Warren Melamed, D.D.S.: A helpful guide to proper flossing

 

At the end of a long day, most Americans simply want to relax and go to bed, a desire that often overpowers the practice of proper dental hygiene. Dentist Warren Melamed, D.D.S., explains why dental professionals put so much emphasis on daily flossing, and how you can properly floss your teeth at home.

According to a 2008 survey, 49% don’t floss their teeth every day, and 10% never floss at all. Despite urgings from dentists at yearly appointments, most people seem to not realize the importance of this vital aspect of tooth care. Dental professional Warren Melamed, D.D.S., reveals that many individuals confide that they simply can’t floss by themselves the way the dentist can, and therefore give up. But proper flossing needn’t be a mystifying activity!  While dentists admit that flossing can be the most difficult aspect of dental care, it’s also the most important. Some simple tips can greatly ease the daily flossing struggle.

Choose the right floss. Did you know that floss comes in two major categories?  Nylon floss is comprised of many different small strands of nylon, and can be given to fraying if the flosser has very tight junctures between their teeth. Nylon floss can be waxed or unwaxed, and may be offered in a variety of flavors. On the other hand, single-filament floss is made of the synthetic polymer polytetrafluoroethylene, and because it’s all one strand, wont fray between your teeth. Pre-manufactured flossing aids are also a valuable option for individuals with dexterity troubles, or who simply have difficulty fitting their hands in their mouths.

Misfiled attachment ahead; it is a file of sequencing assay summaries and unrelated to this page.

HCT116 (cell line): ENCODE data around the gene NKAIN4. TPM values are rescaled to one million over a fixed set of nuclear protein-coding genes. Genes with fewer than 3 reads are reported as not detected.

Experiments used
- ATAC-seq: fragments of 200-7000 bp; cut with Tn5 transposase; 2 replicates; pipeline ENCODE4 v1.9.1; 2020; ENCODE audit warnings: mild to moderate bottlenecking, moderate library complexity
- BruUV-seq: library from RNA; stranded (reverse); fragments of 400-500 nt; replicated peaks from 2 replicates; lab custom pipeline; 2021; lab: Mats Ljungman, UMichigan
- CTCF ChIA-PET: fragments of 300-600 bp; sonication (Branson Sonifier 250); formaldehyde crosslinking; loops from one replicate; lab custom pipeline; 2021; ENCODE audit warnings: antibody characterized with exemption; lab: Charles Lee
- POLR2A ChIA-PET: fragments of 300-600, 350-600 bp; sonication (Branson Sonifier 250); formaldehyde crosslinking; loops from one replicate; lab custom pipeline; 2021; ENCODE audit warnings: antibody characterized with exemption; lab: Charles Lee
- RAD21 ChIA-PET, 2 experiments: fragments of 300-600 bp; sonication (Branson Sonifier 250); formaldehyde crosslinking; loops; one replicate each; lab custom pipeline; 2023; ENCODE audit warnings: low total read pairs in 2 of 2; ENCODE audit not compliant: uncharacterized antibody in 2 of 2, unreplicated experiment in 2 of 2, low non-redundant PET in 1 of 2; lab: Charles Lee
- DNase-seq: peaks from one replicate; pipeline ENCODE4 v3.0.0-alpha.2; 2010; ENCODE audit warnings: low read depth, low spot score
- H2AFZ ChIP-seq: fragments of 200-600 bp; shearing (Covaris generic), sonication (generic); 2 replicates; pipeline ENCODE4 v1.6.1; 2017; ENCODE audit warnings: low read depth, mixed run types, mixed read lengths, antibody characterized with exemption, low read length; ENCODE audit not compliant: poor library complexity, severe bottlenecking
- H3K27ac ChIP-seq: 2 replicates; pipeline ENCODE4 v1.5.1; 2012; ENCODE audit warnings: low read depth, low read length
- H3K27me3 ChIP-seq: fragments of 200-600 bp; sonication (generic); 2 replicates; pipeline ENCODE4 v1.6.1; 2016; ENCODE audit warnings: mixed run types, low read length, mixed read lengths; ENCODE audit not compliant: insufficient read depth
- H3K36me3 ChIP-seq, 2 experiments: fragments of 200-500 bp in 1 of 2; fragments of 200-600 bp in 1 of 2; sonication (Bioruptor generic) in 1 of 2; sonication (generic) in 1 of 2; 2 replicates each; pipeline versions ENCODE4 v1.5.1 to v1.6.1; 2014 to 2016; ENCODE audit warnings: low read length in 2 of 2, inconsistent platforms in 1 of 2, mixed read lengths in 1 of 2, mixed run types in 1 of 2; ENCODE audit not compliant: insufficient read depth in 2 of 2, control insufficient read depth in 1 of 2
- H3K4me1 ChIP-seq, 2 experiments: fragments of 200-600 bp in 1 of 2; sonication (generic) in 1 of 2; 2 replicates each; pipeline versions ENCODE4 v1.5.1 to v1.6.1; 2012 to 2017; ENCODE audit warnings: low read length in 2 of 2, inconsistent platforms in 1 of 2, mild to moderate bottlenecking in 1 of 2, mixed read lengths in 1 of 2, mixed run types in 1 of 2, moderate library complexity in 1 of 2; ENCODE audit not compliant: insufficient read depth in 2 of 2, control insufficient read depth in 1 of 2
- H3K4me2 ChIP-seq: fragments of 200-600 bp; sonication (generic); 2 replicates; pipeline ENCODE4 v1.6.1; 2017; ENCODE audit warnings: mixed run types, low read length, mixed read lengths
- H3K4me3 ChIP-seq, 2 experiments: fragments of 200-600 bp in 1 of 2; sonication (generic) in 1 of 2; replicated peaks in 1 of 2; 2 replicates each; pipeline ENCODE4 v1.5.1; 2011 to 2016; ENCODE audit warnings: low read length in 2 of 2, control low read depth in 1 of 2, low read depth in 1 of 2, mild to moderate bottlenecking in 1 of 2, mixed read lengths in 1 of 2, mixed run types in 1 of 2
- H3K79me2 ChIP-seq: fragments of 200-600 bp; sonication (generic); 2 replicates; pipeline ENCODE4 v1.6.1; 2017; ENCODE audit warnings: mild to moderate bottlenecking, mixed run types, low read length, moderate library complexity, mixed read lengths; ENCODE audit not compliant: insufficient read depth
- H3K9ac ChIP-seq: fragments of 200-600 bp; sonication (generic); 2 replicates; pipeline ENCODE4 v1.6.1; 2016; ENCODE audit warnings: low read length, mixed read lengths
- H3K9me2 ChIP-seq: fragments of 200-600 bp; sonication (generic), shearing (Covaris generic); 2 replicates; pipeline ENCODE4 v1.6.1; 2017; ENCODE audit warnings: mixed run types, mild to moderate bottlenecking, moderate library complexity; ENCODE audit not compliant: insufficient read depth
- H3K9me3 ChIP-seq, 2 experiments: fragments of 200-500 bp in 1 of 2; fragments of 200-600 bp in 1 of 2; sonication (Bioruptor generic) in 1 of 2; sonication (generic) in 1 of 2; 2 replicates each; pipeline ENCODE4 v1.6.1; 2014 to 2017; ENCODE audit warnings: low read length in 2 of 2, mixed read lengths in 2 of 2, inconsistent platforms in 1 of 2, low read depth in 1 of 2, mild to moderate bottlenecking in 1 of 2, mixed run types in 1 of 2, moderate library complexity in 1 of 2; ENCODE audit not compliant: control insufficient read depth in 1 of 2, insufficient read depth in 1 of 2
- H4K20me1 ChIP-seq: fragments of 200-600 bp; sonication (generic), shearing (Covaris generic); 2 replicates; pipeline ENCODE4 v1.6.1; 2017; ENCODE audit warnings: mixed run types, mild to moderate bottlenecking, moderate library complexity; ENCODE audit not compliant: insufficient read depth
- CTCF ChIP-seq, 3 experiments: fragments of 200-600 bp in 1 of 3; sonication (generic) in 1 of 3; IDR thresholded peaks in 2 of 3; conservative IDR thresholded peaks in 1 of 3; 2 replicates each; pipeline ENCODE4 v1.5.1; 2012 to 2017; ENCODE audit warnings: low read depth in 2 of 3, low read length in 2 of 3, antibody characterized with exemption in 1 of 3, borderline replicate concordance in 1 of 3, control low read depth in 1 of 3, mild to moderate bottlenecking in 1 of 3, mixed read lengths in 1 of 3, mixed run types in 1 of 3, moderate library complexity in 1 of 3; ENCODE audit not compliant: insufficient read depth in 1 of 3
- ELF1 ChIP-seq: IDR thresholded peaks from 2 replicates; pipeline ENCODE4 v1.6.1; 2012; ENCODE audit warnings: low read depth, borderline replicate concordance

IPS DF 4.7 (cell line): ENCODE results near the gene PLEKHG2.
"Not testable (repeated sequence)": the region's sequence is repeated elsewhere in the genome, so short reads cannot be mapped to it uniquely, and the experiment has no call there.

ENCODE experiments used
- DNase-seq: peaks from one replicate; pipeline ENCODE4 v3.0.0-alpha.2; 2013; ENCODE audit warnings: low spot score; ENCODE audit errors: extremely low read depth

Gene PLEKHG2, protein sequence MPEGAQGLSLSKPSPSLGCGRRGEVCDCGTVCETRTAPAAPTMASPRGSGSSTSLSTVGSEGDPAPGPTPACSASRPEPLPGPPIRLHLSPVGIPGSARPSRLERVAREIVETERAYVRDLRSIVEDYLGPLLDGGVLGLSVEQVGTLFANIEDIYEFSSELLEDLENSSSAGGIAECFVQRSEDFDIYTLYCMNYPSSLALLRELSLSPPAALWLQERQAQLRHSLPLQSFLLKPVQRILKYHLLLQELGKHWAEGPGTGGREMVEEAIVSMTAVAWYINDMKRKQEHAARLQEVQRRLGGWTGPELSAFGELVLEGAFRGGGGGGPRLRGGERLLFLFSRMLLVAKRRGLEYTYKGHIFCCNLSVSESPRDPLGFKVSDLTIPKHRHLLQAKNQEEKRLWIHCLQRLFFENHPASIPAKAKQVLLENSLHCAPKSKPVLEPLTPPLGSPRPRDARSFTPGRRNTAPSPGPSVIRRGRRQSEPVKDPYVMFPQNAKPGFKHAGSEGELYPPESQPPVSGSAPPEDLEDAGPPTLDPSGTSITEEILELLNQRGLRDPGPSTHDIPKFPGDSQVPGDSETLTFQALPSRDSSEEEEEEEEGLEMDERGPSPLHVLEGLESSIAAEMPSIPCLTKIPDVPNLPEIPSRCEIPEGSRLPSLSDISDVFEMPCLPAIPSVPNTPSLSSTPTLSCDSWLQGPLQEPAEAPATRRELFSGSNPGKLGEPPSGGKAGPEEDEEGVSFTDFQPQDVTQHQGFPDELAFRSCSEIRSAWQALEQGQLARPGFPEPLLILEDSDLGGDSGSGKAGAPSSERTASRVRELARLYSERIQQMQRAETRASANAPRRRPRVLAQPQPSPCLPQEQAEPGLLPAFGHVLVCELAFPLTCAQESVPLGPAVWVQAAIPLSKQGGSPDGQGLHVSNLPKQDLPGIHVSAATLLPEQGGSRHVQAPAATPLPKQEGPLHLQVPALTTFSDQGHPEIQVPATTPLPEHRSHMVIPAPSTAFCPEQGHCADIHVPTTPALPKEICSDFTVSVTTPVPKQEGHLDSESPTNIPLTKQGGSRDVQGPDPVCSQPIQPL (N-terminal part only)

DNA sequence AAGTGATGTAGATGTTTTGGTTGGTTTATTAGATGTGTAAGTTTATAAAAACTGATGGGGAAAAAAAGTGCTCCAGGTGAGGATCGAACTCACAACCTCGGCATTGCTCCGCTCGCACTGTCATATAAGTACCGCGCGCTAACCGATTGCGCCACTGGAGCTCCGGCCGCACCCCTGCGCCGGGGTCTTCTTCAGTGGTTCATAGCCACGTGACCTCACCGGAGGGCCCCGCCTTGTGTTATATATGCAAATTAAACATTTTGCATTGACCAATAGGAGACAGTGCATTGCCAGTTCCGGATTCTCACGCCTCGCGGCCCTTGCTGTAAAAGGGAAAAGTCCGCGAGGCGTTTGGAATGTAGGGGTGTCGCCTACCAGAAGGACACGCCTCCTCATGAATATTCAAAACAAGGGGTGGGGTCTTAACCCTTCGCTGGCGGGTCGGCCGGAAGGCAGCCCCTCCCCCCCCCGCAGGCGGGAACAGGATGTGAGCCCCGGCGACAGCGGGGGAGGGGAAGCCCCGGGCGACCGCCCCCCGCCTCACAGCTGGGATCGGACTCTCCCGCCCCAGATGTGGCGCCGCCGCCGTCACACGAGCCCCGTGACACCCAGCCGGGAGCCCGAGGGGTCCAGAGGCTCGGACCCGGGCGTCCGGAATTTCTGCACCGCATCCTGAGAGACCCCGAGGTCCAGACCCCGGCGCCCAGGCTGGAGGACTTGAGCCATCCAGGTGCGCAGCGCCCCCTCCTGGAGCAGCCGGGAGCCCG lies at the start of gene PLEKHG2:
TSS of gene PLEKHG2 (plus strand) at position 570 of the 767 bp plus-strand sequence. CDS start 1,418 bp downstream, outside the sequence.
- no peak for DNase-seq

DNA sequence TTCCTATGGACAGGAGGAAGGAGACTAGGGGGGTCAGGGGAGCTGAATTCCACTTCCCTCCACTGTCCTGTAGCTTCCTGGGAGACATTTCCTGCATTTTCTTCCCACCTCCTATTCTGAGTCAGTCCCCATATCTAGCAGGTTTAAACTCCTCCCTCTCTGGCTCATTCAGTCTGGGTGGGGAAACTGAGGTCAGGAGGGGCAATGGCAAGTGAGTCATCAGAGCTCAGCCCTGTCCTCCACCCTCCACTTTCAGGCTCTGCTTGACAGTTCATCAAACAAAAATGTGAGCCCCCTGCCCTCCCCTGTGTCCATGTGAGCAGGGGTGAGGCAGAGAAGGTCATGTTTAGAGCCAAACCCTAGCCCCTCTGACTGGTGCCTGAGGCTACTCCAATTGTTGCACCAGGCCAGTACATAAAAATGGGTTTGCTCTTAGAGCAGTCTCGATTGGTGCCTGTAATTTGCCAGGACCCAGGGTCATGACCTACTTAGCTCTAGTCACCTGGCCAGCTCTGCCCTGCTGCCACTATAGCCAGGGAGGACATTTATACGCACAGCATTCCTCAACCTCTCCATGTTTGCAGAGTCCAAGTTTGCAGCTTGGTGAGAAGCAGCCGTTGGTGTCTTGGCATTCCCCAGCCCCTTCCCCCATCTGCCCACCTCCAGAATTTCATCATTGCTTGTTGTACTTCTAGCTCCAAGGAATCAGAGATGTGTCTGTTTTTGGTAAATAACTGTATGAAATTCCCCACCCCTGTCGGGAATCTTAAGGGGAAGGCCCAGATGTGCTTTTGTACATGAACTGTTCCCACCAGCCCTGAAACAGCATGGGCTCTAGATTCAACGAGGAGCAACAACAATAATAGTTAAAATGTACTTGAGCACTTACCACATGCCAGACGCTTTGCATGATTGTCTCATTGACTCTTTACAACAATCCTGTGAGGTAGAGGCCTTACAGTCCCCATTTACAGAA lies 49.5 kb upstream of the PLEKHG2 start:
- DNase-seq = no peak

</a Warren Melamed, D.D.S.: Proper Flossing photo courtesy of Shutterstock

Use the right amount. The proper amount of floss is far greater than many unassuming flossers might think:  Warren Melamed, D.D.S., recommends about 18 inches to patients at his practice, or about one arm’s length. By twining this length around your fingers and unspooling it as you progress, you can ensure always having a clean span of floss for all of your teeth.

Master the movement. Use a gentle, back-and-forth, shoeshine motion to guide the floss around your teeth. Include a C-curve at the gum line to clean the upper portion of the tooth. Be careful not to snap the floss in and out of your teeth, as this may damage the gums and cause bleeding.

Invest the time. Through flossing requires about ten strokes on each tooth, which measures out to about two minutes. Additionally, to get the most benefit out of the activity, make sure you are flossing first and brushing your teeth afterward.

ABOUT:

Warren Melamed, D.D.S., is the leader of Oral Health Management in Tennessee. He is an avid philanthropist in his area.

 

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